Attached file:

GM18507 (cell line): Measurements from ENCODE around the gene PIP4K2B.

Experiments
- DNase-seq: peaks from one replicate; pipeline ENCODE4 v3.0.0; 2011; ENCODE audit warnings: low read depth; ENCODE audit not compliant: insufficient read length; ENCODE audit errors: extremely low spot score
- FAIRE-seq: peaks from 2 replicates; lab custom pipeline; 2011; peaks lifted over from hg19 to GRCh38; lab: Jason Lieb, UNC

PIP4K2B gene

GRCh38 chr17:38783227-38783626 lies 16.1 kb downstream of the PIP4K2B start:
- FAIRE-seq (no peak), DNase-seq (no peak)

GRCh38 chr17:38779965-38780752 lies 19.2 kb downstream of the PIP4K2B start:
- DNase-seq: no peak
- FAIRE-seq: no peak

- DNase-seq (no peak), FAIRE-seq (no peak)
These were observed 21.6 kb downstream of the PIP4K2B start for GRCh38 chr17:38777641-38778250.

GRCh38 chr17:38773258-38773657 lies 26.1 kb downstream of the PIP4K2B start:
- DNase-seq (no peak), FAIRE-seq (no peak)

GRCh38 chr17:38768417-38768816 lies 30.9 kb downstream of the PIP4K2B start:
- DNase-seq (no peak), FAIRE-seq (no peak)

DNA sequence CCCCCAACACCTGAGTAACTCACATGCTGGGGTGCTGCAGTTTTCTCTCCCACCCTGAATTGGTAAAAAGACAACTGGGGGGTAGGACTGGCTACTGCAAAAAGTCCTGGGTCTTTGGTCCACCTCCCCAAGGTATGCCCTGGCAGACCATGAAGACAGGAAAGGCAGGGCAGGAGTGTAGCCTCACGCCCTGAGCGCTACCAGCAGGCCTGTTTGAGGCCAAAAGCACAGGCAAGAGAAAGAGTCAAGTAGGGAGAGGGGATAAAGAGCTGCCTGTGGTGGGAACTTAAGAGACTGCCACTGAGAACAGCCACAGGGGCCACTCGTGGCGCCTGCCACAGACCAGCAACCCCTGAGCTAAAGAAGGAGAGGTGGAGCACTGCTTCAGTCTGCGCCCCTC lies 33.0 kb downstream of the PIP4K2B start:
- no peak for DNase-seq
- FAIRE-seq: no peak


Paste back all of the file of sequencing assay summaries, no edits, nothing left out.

GM18507 (cell line): Measurements from ENCODE around the gene PIP4K2B.

Experiments
- DNase-seq: peaks from one replicate; pipeline ENCODE4 v3.0.0; 2011; ENCODE audit warnings: low read depth; ENCODE audit not compliant: insufficient read length; ENCODE audit errors: extremely low spot score
- FAIRE-seq: peaks from 2 replicates; lab custom pipeline; 2011; peaks lifted over from hg19 to GRCh38; lab: Jason Lieb, UNC

PIP4K2B gene

GRCh38 chr17:38783227-38783626 lies 16.1 kb downstream of the PIP4K2B start:
- FAIRE-seq (no peak), DNase-seq (no peak)

GRCh38 chr17:38779965-38780752 lies 19.2 kb downstream of the PIP4K2B start:
- DNase-seq: no peak
- FAIRE-seq: no peak

- DNase-seq (no peak), FAIRE-seq (no peak)
These were observed 21.6 kb downstream of the PIP4K2B start for GRCh38 chr17:38777641-38778250.

GRCh38 chr17:38773258-38773657 lies 26.1 kb downstream of the PIP4K2B start:
- DNase-seq (no peak), FAIRE-seq (no peak)

GRCh38 chr17:38768417-38768816 lies 30.9 kb downstream of the PIP4K2B start:
- DNase-seq (no peak), FAIRE-seq (no peak)

DNA sequence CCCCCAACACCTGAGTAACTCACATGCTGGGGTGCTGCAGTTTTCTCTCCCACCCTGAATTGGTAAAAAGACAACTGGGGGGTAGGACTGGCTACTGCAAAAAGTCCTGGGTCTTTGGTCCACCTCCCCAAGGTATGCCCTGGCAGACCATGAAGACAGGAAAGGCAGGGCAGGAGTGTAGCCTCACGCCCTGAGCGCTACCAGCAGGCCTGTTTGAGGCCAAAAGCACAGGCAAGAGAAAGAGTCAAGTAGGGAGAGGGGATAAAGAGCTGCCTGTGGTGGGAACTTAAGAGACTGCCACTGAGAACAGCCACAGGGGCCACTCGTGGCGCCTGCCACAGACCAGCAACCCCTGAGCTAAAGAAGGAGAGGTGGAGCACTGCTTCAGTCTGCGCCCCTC lies 33.0 kb downstream of the PIP4K2B start:
- no peak for DNase-seq
- FAIRE-seq: no peak